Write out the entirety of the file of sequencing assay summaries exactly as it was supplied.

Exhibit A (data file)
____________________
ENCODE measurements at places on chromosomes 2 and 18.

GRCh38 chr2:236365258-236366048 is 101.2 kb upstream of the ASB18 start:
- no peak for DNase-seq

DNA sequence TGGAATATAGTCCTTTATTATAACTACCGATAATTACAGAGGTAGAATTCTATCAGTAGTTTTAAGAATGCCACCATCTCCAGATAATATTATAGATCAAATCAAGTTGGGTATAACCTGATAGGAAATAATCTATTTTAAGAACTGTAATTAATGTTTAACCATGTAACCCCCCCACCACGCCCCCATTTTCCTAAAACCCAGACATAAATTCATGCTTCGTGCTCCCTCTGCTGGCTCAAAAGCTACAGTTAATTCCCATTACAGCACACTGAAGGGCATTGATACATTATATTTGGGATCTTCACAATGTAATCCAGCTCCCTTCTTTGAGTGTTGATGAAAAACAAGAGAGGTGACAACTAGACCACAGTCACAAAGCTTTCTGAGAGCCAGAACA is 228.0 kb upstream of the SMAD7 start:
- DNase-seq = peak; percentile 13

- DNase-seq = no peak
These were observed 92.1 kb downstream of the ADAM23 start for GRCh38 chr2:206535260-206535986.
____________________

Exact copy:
ENCODE measurements at places on chromosomes 2 and 18.

GRCh38 chr2:236365258-236366048 is 101.2 kb upstream of the ASB18 start:
- no peak for DNase-seq

DNA sequence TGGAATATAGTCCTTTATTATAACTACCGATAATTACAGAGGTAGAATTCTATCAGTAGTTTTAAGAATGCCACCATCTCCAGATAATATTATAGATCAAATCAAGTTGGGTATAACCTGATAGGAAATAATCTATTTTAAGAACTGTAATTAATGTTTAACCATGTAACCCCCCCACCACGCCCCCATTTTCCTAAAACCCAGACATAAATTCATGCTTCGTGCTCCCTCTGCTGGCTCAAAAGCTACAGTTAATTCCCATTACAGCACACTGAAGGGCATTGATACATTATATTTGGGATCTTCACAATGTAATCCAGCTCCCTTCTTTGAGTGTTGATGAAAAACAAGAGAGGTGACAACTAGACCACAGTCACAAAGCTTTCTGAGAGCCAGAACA is 228.0 kb upstream of the SMAD7 start:
- DNase-seq = peak; percentile 13

- DNase-seq = no peak
These were observed 92.1 kb downstream of the ADAM23 start for GRCh38 chr2:206535260-206535986.